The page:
The music of Robert Helps does not end with this intellectual tutelage he received from his professors, as is the case with so many “academic” composers. Helps was a performer who adored effortless (and even glib!) virtuosity. It would be out of the question for him to write music which exuded a strenuous esthetic. A thematic zone across his musical production celebrates this supreme effortlessness, offering a floating quality full of mysterious charm.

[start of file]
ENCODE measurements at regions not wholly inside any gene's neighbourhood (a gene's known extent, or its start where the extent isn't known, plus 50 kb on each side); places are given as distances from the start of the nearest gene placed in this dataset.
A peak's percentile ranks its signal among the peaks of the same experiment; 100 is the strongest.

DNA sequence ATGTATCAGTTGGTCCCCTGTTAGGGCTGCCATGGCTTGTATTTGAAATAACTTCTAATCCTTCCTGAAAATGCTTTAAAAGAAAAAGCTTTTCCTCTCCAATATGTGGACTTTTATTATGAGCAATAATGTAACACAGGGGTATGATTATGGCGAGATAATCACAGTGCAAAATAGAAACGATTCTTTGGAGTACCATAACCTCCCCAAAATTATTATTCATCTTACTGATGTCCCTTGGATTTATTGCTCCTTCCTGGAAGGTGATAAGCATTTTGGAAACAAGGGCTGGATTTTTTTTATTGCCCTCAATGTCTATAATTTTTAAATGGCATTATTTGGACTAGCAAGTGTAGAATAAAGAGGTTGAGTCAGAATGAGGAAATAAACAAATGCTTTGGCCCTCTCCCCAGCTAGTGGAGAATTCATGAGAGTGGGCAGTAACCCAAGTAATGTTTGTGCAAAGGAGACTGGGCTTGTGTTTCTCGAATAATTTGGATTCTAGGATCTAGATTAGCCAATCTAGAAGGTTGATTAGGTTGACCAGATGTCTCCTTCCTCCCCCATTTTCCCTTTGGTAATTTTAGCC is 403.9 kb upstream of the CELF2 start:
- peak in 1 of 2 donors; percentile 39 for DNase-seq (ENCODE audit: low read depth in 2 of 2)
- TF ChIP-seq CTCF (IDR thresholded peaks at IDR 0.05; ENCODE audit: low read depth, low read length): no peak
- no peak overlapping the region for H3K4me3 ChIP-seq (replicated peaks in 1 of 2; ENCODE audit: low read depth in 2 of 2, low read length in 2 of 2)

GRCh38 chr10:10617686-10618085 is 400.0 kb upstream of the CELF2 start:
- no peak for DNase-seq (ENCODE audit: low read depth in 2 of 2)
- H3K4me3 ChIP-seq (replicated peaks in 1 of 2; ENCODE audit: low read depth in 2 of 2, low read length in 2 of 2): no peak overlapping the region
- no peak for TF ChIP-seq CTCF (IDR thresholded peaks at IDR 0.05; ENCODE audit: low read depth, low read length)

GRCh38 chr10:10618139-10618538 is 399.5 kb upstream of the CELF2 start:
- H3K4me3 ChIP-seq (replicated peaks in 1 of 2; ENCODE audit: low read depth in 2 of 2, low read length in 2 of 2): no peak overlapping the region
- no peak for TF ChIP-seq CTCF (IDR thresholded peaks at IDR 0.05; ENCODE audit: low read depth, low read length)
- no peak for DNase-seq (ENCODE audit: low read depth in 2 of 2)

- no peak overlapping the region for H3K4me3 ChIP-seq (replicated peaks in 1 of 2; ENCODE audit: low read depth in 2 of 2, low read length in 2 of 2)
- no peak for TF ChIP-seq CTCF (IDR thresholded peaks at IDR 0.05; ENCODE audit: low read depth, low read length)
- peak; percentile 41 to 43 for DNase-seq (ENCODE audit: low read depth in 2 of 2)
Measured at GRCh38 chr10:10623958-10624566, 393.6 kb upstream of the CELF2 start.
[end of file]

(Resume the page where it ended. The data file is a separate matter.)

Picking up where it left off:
Like Busoni and Godowsky, both famous pianists, Helps embraces the idea of historical “transcription” in his compositional language. Never afraid to incorporate the ideas, harmonies, and textures, (or even fingerings!) of others into his own music, this “transcribing” mentality could be mistaken for a certain irreverence for the past. Helps’ transcriptions (and self-transcription) forefront his sensibility as performer: he believed responsible musicians need to “digest” the music of others, making it their own. In his opinion, a flat literal approach to the treasures (and trash) of the past created an intolerable artistic distortion.